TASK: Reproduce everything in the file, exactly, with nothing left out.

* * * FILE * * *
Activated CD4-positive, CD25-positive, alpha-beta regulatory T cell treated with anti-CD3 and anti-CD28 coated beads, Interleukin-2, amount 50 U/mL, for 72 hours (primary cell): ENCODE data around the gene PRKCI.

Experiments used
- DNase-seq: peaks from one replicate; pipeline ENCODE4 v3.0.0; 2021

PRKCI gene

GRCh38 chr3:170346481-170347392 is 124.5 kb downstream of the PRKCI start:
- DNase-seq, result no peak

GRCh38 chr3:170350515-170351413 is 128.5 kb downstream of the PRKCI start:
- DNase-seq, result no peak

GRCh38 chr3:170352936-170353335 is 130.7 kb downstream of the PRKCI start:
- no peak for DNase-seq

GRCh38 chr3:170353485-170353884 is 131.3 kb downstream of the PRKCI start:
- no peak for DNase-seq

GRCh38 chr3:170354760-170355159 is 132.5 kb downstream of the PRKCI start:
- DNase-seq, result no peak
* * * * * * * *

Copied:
Activated CD4-positive, CD25-positive, alpha-beta regulatory T cell treated with anti-CD3 and anti-CD28 coated beads, Interleukin-2, amount 50 U/mL, for 72 hours (primary cell): ENCODE data around the gene PRKCI.

Experiments used
- DNase-seq: peaks from one replicate; pipeline ENCODE4 v3.0.0; 2021

PRKCI gene

GRCh38 chr3:170346481-170347392 is 124.5 kb downstream of the PRKCI start:
- DNase-seq, result no peak

GRCh38 chr3:170350515-170351413 is 128.5 kb downstream of the PRKCI start:
- DNase-seq, result no peak

GRCh38 chr3:170352936-170353335 is 130.7 kb downstream of the PRKCI start:
- no peak for DNase-seq

GRCh38 chr3:170353485-170353884 is 131.3 kb downstream of the PRKCI start:
- no peak for DNase-seq

GRCh38 chr3:170354760-170355159 is 132.5 kb downstream of the PRKCI start:
- DNase-seq, result no peak